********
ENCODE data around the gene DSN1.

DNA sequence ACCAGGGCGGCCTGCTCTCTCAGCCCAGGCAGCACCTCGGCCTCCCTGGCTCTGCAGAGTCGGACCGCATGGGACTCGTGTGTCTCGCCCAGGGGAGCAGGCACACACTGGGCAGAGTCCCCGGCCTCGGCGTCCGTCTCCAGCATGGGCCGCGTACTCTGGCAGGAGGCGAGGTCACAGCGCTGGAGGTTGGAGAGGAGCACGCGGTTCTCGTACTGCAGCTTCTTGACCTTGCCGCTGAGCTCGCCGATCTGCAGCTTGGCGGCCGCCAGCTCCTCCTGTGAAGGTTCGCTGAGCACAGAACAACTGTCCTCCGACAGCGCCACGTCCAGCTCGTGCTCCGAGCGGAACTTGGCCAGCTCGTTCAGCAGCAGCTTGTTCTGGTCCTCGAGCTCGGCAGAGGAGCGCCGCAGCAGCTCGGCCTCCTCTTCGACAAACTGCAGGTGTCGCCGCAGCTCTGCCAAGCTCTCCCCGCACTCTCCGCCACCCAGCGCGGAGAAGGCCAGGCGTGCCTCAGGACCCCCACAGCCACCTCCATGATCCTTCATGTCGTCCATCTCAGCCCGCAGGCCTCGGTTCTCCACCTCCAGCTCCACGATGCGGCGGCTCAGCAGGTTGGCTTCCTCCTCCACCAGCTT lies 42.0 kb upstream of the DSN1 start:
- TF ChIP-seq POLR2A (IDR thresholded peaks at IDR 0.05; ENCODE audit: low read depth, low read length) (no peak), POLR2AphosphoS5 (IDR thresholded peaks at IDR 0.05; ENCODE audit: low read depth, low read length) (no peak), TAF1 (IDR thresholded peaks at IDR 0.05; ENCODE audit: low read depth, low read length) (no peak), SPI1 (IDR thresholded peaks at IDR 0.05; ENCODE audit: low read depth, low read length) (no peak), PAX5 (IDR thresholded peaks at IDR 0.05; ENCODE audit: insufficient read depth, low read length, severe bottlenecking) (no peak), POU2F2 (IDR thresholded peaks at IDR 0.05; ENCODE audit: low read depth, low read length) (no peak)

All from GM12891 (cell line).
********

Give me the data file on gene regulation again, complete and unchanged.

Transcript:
ENCODE data around the gene DSN1.

DNA sequence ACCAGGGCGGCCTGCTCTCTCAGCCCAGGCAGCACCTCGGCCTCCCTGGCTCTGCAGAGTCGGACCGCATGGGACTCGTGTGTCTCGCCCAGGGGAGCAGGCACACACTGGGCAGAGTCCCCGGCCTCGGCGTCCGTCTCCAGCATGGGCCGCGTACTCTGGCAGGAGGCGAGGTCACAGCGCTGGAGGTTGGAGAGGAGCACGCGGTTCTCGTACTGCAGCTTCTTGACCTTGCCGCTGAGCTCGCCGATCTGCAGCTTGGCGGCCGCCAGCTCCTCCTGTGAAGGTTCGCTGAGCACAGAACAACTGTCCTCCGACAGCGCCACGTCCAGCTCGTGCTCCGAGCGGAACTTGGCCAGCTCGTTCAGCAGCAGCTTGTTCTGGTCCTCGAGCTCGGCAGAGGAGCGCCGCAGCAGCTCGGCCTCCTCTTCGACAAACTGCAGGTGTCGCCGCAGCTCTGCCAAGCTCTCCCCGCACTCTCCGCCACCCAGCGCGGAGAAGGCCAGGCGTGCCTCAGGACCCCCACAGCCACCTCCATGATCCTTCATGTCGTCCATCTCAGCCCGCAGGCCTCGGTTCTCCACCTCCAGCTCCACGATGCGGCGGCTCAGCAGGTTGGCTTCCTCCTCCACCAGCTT lies 42.0 kb upstream of the DSN1 start:
- TF ChIP-seq POLR2A (IDR thresholded peaks at IDR 0.05; ENCODE audit: low read depth, low read length) (no peak), POLR2AphosphoS5 (IDR thresholded peaks at IDR 0.05; ENCODE audit: low read depth, low read length) (no peak), TAF1 (IDR thresholded peaks at IDR 0.05; ENCODE audit: low read depth, low read length) (no peak), SPI1 (IDR thresholded peaks at IDR 0.05; ENCODE audit: low read depth, low read length) (no peak), PAX5 (IDR thresholded peaks at IDR 0.05; ENCODE audit: insufficient read depth, low read length, severe bottlenecking) (no peak), POU2F2 (IDR thresholded peaks at IDR 0.05; ENCODE audit: low read depth, low read length) (no peak)

All from GM12891 (cell line).